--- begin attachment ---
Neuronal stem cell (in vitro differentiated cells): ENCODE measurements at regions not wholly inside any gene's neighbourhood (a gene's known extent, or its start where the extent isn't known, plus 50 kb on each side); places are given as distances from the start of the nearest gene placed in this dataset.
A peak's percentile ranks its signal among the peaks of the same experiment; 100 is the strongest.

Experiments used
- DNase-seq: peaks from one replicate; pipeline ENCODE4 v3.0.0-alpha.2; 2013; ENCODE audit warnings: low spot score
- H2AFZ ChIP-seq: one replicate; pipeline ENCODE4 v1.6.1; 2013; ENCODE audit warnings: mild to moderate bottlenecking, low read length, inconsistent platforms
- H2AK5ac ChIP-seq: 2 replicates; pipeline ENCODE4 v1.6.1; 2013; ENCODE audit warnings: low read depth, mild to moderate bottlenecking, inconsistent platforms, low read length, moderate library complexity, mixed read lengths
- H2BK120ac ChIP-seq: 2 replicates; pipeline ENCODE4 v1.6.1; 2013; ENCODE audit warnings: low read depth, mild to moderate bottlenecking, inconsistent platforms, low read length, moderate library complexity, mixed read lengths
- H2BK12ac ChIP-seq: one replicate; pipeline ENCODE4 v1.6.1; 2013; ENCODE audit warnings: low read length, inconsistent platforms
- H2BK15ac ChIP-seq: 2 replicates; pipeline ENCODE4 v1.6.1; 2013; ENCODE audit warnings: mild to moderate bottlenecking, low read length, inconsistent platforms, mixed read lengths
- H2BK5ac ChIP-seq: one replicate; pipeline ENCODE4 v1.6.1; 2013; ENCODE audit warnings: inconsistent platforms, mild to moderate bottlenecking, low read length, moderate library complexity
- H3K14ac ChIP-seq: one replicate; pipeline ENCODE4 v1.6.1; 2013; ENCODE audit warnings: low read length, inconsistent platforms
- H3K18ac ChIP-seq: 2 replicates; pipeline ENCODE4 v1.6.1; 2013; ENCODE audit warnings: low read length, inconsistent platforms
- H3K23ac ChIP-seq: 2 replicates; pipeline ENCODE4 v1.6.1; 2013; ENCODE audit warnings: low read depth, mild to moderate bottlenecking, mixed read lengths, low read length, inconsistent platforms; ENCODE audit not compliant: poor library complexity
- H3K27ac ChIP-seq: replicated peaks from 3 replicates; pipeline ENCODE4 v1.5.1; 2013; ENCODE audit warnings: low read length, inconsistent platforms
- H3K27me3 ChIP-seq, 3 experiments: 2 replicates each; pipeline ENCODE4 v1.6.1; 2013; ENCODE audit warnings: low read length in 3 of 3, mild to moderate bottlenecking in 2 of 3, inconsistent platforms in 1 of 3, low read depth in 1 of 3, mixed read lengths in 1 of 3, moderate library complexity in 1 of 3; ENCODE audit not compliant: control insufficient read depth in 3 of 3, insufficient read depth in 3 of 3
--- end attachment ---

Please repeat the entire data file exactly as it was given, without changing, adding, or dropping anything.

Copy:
Neuronal stem cell (in vitro differentiated cells): ENCODE measurements at regions not wholly inside any gene's neighbourhood (a gene's known extent, or its start where the extent isn't known, plus 50 kb on each side); places are given as distances from the start of the nearest gene placed in this dataset.
A peak's percentile ranks its signal among the peaks of the same experiment; 100 is the strongest.

Experiments used
- DNase-seq: peaks from one replicate; pipeline ENCODE4 v3.0.0-alpha.2; 2013; ENCODE audit warnings: low spot score
- H2AFZ ChIP-seq: one replicate; pipeline ENCODE4 v1.6.1; 2013; ENCODE audit warnings: mild to moderate bottlenecking, low read length, inconsistent platforms
- H2AK5ac ChIP-seq: 2 replicates; pipeline ENCODE4 v1.6.1; 2013; ENCODE audit warnings: low read depth, mild to moderate bottlenecking, inconsistent platforms, low read length, moderate library complexity, mixed read lengths
- H2BK120ac ChIP-seq: 2 replicates; pipeline ENCODE4 v1.6.1; 2013; ENCODE audit warnings: low read depth, mild to moderate bottlenecking, inconsistent platforms, low read length, moderate library complexity, mixed read lengths
- H2BK12ac ChIP-seq: one replicate; pipeline ENCODE4 v1.6.1; 2013; ENCODE audit warnings: low read length, inconsistent platforms
- H2BK15ac ChIP-seq: 2 replicates; pipeline ENCODE4 v1.6.1; 2013; ENCODE audit warnings: mild to moderate bottlenecking, low read length, inconsistent platforms, mixed read lengths
- H2BK5ac ChIP-seq: one replicate; pipeline ENCODE4 v1.6.1; 2013; ENCODE audit warnings: inconsistent platforms, mild to moderate bottlenecking, low read length, moderate library complexity
- H3K14ac ChIP-seq: one replicate; pipeline ENCODE4 v1.6.1; 2013; ENCODE audit warnings: low read length, inconsistent platforms
- H3K18ac ChIP-seq: 2 replicates; pipeline ENCODE4 v1.6.1; 2013; ENCODE audit warnings: low read length, inconsistent platforms
- H3K23ac ChIP-seq: 2 replicates; pipeline ENCODE4 v1.6.1; 2013; ENCODE audit warnings: low read depth, mild to moderate bottlenecking, mixed read lengths, low read length, inconsistent platforms; ENCODE audit not compliant: poor library complexity
- H3K27ac ChIP-seq: replicated peaks from 3 replicates; pipeline ENCODE4 v1.5.1; 2013; ENCODE audit warnings: low read length, inconsistent platforms
- H3K27me3 ChIP-seq, 3 experiments: 2 replicates each; pipeline ENCODE4 v1.6.1; 2013; ENCODE audit warnings: low read length in 3 of 3, mild to moderate bottlenecking in 2 of 3, inconsistent platforms in 1 of 3, low read depth in 1 of 3, mixed read lengths in 1 of 3, moderate library complexity in 1 of 3; ENCODE audit not compliant: control insufficient read depth in 3 of 3, insufficient read depth in 3 of 3